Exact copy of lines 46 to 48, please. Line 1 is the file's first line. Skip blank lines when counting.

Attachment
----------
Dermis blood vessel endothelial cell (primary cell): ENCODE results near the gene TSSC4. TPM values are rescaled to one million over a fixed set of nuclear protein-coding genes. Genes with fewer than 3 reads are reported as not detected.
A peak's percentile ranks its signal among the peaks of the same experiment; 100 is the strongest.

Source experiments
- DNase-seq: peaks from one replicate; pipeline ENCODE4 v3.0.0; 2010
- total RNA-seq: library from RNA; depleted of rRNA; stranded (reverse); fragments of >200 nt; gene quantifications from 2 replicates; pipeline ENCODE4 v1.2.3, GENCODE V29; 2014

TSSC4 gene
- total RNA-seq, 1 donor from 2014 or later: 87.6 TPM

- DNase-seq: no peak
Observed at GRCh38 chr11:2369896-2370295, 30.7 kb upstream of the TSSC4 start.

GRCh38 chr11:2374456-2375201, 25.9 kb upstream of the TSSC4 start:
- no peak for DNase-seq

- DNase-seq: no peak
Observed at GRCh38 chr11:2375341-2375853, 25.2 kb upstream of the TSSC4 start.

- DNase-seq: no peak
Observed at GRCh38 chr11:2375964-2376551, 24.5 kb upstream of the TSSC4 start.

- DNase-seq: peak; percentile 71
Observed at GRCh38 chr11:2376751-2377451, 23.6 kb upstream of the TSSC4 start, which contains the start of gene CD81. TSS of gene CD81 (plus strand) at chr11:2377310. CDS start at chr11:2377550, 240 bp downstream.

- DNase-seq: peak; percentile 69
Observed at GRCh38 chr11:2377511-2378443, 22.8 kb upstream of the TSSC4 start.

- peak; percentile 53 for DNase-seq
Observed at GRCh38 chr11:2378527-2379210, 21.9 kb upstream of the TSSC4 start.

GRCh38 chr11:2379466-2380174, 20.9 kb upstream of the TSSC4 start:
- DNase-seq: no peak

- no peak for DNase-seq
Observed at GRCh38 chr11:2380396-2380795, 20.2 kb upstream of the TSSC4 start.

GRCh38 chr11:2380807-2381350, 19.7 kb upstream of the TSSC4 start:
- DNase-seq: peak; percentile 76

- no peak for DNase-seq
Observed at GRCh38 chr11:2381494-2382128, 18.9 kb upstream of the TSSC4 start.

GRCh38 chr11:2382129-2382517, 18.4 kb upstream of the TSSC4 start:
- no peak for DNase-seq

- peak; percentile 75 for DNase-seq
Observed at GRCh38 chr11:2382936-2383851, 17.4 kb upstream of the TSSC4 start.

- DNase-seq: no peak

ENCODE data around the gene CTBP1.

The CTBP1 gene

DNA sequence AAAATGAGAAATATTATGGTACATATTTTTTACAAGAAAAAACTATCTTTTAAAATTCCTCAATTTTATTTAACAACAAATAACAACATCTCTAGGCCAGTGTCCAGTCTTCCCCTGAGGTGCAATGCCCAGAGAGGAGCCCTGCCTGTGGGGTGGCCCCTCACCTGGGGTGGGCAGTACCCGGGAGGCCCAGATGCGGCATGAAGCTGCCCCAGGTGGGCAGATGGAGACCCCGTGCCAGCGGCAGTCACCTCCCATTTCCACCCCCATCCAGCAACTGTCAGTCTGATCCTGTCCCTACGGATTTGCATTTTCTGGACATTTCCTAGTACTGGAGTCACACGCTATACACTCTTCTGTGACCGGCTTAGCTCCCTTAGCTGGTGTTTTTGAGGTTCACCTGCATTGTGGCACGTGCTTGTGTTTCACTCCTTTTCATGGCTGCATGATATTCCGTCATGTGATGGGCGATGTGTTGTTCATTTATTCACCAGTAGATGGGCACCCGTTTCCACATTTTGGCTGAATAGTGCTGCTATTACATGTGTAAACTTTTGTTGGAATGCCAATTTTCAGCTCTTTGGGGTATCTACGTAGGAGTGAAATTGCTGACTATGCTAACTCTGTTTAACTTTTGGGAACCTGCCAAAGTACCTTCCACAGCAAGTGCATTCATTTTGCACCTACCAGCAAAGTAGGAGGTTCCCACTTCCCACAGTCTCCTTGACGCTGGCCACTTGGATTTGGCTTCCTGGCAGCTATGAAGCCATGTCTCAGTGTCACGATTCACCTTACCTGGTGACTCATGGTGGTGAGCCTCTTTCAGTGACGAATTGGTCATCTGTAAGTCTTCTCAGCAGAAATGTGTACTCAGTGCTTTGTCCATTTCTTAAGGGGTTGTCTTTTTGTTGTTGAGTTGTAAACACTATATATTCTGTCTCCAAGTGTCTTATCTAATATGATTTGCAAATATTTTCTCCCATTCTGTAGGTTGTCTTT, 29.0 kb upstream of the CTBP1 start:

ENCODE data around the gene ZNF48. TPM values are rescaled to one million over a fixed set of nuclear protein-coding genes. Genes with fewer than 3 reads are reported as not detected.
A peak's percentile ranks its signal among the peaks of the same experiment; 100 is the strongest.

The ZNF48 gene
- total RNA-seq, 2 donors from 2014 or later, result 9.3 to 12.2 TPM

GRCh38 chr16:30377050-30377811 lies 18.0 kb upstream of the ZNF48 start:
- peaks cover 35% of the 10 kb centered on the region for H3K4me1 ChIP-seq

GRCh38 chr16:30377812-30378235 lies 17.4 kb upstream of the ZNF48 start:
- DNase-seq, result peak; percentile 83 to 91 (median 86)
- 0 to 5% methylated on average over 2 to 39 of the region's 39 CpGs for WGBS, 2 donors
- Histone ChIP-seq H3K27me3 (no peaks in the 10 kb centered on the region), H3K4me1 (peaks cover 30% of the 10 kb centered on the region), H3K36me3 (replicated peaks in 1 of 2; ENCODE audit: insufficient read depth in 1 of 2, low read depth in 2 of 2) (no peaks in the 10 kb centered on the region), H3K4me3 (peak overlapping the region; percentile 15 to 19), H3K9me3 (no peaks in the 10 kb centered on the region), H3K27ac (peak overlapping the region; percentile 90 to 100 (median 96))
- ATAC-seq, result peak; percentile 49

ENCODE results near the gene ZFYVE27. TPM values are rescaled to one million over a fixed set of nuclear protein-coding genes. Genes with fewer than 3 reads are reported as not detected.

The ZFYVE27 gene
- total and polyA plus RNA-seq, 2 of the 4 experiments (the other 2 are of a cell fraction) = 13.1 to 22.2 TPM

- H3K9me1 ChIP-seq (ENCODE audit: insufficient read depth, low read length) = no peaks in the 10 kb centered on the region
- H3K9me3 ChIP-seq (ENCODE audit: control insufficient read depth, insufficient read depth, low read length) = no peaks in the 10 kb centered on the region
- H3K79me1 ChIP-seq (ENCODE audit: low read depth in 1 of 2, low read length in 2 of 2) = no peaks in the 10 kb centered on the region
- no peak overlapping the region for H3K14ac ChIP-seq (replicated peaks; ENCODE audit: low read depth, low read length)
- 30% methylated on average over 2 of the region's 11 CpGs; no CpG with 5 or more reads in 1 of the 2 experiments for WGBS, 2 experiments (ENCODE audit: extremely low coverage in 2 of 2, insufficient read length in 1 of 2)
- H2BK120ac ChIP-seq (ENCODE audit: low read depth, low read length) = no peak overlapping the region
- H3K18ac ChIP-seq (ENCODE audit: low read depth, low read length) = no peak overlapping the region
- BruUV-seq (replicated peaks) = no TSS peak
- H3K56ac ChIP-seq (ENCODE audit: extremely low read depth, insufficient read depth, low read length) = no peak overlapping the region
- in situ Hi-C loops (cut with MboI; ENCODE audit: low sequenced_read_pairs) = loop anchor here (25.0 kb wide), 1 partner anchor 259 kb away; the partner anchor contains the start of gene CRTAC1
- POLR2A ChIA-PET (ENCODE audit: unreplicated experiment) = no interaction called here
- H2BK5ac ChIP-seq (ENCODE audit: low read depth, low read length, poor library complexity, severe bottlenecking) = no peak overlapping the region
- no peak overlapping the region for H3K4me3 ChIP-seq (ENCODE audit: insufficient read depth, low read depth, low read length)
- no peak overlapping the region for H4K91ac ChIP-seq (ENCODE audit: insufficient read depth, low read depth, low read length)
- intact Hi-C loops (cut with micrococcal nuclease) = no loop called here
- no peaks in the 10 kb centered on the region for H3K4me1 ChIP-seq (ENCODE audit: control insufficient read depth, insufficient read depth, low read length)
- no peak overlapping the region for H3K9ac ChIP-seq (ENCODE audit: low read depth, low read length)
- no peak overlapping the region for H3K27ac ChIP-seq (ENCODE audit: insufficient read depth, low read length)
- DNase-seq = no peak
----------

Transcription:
- 0 to 5% methylated on average over 2 to 39 of the region's 39 CpGs for WGBS, 2 donors
- Histone ChIP-seq H3K27me3 (no peaks in the 10 kb centered on the region), H3K4me1 (peaks cover 30% of the 10 kb centered on the region), H3K36me3 (replicated peaks in 1 of 2; ENCODE audit: insufficient read depth in 1 of 2, low read depth in 2 of 2) (no peaks in the 10 kb centered on the region), H3K4me3 (peak overlapping the region; percentile 15 to 19), H3K9me3 (no peaks in the 10 kb centered on the region), H3K27ac (peak overlapping the region; percentile 90 to 100 (median 96))
- ATAC-seq, result peak; percentile 49